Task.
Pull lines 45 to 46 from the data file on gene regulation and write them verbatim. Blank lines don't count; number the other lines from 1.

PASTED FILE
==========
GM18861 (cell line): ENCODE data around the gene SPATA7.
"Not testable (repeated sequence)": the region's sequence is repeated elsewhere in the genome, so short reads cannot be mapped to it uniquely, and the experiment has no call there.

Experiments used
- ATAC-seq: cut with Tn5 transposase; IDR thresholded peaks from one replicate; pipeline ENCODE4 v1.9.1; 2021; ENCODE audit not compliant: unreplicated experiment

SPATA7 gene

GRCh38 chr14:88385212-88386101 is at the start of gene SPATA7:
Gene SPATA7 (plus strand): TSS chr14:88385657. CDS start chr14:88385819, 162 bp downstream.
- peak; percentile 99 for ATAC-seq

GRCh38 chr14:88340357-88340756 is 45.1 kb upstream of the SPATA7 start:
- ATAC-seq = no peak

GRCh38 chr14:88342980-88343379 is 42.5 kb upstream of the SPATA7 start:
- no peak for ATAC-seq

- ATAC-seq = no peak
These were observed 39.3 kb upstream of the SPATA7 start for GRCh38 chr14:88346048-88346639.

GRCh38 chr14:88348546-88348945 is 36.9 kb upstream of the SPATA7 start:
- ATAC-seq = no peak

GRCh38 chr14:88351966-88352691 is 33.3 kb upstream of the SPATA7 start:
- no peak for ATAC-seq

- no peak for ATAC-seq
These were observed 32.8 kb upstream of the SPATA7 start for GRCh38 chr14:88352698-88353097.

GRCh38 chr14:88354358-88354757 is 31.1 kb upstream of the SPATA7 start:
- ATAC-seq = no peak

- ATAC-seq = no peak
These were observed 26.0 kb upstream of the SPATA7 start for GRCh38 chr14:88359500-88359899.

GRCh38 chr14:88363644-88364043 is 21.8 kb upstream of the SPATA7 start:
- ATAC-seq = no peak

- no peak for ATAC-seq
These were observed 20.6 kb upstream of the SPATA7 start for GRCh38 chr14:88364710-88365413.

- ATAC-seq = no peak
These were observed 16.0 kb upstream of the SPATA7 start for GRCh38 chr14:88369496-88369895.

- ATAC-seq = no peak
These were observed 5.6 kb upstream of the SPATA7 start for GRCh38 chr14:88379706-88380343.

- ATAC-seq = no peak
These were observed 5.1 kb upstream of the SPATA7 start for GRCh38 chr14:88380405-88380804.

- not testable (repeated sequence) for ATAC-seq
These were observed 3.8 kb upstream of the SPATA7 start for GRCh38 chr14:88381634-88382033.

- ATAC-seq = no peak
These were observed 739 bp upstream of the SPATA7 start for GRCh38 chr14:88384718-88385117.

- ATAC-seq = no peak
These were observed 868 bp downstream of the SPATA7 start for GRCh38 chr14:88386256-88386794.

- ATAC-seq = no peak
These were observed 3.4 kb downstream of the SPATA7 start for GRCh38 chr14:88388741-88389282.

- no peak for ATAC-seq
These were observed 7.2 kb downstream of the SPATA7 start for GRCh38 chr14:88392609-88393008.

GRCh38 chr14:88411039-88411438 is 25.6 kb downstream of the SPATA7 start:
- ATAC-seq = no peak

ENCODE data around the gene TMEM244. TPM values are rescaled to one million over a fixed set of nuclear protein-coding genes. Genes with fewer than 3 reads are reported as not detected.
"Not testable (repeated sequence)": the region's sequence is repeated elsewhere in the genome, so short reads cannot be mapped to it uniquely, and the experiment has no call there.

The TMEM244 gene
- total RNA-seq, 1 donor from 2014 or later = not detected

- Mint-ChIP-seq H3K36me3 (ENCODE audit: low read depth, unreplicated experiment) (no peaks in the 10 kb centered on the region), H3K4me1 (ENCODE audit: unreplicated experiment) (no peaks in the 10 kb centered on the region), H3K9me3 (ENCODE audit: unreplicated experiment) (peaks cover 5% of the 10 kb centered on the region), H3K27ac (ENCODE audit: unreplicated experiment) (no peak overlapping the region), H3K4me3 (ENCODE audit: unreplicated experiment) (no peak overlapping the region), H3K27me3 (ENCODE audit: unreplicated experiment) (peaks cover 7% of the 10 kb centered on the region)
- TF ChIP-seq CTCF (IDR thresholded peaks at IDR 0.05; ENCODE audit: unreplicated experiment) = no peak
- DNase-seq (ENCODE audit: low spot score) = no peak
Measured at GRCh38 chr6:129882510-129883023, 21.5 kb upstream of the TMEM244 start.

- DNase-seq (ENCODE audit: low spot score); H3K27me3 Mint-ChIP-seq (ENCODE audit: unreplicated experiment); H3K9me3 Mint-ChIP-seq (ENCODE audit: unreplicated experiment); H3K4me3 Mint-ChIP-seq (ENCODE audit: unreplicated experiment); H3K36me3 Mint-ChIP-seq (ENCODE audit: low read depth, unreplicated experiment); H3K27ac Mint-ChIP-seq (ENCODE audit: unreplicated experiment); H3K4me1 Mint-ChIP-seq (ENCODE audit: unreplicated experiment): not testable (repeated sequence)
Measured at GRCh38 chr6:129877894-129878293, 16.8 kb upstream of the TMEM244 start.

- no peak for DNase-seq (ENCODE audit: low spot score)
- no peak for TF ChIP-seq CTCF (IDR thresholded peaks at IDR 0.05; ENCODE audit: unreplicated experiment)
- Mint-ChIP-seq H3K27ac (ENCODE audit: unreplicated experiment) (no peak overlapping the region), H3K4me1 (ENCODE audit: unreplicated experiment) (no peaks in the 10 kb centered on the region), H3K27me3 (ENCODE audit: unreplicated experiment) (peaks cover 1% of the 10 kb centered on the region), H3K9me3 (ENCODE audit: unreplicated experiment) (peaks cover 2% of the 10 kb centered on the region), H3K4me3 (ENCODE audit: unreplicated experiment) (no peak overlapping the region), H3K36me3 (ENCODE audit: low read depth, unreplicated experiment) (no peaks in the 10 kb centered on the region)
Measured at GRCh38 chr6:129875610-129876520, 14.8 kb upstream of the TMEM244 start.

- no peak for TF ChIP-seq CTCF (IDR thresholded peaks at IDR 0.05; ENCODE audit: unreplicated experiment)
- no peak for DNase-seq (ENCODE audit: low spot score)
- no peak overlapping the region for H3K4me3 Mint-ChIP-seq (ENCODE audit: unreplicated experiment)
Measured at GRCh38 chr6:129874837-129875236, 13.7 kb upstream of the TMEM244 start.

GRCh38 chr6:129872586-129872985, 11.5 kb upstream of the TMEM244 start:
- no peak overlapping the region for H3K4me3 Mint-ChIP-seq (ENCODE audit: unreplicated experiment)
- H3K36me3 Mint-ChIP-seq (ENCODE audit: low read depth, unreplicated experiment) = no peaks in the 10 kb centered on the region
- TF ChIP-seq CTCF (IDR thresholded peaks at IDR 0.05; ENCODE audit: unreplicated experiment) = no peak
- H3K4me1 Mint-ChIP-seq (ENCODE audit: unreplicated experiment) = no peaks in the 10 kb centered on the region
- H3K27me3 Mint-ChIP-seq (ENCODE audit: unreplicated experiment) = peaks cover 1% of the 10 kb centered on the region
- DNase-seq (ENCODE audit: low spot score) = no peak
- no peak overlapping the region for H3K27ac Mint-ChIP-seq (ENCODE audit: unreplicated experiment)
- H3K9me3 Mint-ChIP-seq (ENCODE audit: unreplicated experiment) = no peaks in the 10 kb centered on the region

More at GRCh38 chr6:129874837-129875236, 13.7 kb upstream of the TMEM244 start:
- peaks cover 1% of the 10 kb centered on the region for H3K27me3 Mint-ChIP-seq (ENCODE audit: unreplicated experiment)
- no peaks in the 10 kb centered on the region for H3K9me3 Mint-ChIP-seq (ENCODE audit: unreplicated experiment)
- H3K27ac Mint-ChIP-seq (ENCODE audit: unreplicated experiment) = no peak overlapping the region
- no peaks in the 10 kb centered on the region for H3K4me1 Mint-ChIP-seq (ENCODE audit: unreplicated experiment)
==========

GRCh38 chr14:88411039-88411438 is 25.6 kb downstream of the SPATA7 start:
- ATAC-seq = no peak